The Godel Operation, James L. Cambias (Baen 978-1982125561, 288pp, $16.00, tp) May 2021.
Readers of a certain vintage might recall that before the term “cyberpunk” crystallized and assumed critical dominance, there were proposals to call the cutting-edge SF of the 1980s “Radical Hard SF.” I’d like to now propose that we invent or recognize a sub-genre called “Radical Fun SF,” and that we put James Cambias at the top of the roster. Radical Fun SF would utilize the entire sophisticated toolkit of science fiction from Gernsback to Rajaniemi, as well as deploying solid speculative science, to craft stories whose dominant mode was sense-of-wonder thrills. No tendentious preaching, no unmixed doom and gloom, no overdose of mundanity. (These prohibitions would not preclude addressing real tragedy, mortality, or critical issues of culture and environment.) Fully “adult,” yet not jaded, Radical Fun SF would seek to evoke the same reactions one had at age 13 when encountering for the first time the very notion of science fiction and the explosion of awe-filled cosmic consciousness it can engender—with perhaps a more “mature” awareness of the complexity of life.
Current examples might be found in James Patrick Kelly’s King of the Dogs, Queen of the Cats; Alastair Reynold’s Revenger series; Michael Swanwick’s Darger & Surplus cycle; everything Rudy Rucker has ever written; and, alas, only a handful of other works. Maybe Jack Vance could be the sub-genre’s patron saint.
No wise person would insist that Radical Fun SF be the only type of science fiction published. But it sure would be pleasant to encounter such a book amidst dystopias, climate-change disaster scenarios, boring lectures on how badly humans treat each other, and technology-gone-bad thrillers.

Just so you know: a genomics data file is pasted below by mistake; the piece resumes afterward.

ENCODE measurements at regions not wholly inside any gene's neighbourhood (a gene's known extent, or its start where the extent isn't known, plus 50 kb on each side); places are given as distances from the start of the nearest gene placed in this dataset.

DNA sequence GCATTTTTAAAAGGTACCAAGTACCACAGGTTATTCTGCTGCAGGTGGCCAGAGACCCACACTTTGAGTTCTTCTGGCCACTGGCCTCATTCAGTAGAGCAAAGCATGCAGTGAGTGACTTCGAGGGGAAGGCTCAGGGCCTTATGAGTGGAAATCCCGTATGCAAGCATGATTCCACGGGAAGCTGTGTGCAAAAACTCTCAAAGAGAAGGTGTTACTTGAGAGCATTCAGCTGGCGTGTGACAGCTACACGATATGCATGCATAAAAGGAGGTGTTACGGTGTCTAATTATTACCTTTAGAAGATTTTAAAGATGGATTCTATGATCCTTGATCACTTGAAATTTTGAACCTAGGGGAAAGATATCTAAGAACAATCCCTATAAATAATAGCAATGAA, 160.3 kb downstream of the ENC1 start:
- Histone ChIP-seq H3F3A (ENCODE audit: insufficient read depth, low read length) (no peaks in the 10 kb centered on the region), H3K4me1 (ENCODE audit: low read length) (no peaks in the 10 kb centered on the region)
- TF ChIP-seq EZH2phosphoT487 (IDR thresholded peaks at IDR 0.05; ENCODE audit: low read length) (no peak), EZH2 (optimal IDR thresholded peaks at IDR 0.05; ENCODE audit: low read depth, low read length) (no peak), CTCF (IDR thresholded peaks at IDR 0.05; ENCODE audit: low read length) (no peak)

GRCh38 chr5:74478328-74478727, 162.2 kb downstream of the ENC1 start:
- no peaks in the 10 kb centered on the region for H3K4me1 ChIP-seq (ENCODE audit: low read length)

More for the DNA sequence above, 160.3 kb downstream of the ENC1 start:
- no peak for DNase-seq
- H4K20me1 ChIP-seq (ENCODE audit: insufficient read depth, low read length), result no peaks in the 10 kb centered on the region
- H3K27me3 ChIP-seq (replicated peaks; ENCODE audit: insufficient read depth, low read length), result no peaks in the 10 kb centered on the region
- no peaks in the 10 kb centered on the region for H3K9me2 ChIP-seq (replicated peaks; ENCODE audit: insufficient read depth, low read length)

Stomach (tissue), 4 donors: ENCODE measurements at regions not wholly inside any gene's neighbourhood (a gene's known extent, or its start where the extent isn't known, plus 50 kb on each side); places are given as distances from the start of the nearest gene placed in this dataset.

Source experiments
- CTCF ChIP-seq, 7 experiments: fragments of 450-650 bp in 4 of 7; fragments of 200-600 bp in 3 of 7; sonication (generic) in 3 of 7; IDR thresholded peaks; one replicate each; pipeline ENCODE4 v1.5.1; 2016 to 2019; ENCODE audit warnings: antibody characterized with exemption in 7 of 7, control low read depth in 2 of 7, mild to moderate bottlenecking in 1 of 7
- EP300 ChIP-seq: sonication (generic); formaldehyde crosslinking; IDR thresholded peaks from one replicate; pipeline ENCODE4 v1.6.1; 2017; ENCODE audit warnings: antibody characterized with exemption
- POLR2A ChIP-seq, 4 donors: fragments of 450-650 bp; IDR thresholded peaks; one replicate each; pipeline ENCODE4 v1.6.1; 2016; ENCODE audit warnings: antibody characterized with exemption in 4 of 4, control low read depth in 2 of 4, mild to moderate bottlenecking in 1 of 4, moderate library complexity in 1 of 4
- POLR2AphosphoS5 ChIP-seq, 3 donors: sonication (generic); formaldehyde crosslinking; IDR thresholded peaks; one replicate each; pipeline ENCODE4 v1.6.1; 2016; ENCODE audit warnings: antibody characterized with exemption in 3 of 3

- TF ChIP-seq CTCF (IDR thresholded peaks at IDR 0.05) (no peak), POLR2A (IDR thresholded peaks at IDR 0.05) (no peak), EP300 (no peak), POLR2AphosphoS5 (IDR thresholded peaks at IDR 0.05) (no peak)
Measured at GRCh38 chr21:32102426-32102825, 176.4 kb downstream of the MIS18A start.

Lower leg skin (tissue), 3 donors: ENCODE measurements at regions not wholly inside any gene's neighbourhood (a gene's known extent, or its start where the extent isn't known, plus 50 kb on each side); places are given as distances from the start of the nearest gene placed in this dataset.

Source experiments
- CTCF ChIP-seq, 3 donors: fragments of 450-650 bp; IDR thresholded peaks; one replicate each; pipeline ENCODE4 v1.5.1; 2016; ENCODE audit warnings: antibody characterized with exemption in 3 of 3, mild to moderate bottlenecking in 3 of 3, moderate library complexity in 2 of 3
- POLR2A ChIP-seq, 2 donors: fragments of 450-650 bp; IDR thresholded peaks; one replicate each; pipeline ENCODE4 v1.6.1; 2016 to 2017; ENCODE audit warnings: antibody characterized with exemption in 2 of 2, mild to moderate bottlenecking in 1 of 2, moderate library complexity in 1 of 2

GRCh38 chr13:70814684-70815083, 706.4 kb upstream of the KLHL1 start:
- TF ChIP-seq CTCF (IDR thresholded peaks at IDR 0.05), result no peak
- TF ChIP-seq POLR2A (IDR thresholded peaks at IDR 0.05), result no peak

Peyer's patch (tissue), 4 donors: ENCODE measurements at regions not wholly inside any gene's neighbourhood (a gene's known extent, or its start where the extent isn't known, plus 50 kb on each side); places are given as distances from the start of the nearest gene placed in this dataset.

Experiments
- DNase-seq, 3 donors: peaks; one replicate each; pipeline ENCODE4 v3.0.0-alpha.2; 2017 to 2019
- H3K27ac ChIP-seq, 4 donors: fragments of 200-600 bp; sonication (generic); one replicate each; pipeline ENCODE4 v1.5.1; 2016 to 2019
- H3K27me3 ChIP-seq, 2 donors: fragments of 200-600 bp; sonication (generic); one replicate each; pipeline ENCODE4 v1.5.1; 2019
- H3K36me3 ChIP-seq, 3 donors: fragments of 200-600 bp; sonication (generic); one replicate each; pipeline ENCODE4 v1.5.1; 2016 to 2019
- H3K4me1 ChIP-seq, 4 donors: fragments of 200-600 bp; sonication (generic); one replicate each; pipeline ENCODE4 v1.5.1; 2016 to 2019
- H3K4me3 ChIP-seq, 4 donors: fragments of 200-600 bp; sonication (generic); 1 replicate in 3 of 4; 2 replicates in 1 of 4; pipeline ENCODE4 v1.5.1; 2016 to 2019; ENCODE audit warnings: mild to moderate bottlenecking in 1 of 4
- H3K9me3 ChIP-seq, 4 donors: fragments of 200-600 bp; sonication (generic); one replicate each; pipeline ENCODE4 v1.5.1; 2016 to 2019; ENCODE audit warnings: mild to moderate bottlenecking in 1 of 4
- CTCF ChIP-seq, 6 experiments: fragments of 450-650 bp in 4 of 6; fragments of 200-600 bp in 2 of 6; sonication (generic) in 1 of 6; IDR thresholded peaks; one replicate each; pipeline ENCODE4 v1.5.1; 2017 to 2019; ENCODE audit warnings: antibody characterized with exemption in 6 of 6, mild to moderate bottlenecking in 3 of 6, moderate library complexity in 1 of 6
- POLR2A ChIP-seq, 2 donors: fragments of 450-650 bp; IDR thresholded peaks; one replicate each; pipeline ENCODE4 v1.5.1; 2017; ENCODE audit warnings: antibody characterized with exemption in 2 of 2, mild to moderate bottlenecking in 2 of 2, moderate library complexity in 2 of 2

Setting aside for the nonce this fanciful proposal, we can turn to Cambias’s newest book with an appreciative eye simply for its unique, light-hearted, and rigorously imagined future, its alluring characters, and its non-stop action.
First off, the amazing and rich venue. Ten thousand years into the future, our Solar System is home to a billion astonishing habitats of various types and a quadrillion entities, divided between artificial intelligences (embodied in various forms) and many-shaped biological beings. There’s no FTL travel, although a few insignificant colonies have been seeded around the galaxy. But so dense and rich is the Solar System that it’s like having a galactic empire in miniature.
One pivotal event in the past ten millennia was a war between AIs and biological beings. It ended in a strange truce just when the machines seemed victorious, and the uneasy peace persists down to the present day. But there is always fear among humans that the machines will rise up again. That’s what makes the Godel Trigger so valuable. It’s a software weapon that can harm only AIs: a set of paradoxical axioms that can wreck the most sophisticated machine intellect when exposed to them. (Here I detect Cambias having fun both with Monty Python’s “The Killing Joke” and the way Captain Kirk was always frustrating rogue intelligences. Throughout the novel, in fact, Cambias alludes to many stefnal icons and tropes in knowing and humorous ways that never go over the border to self-indulgence or parody. Wait till you see his take on Toy Story, which also conflates the famous trash compactor scene from the first Star Wars.)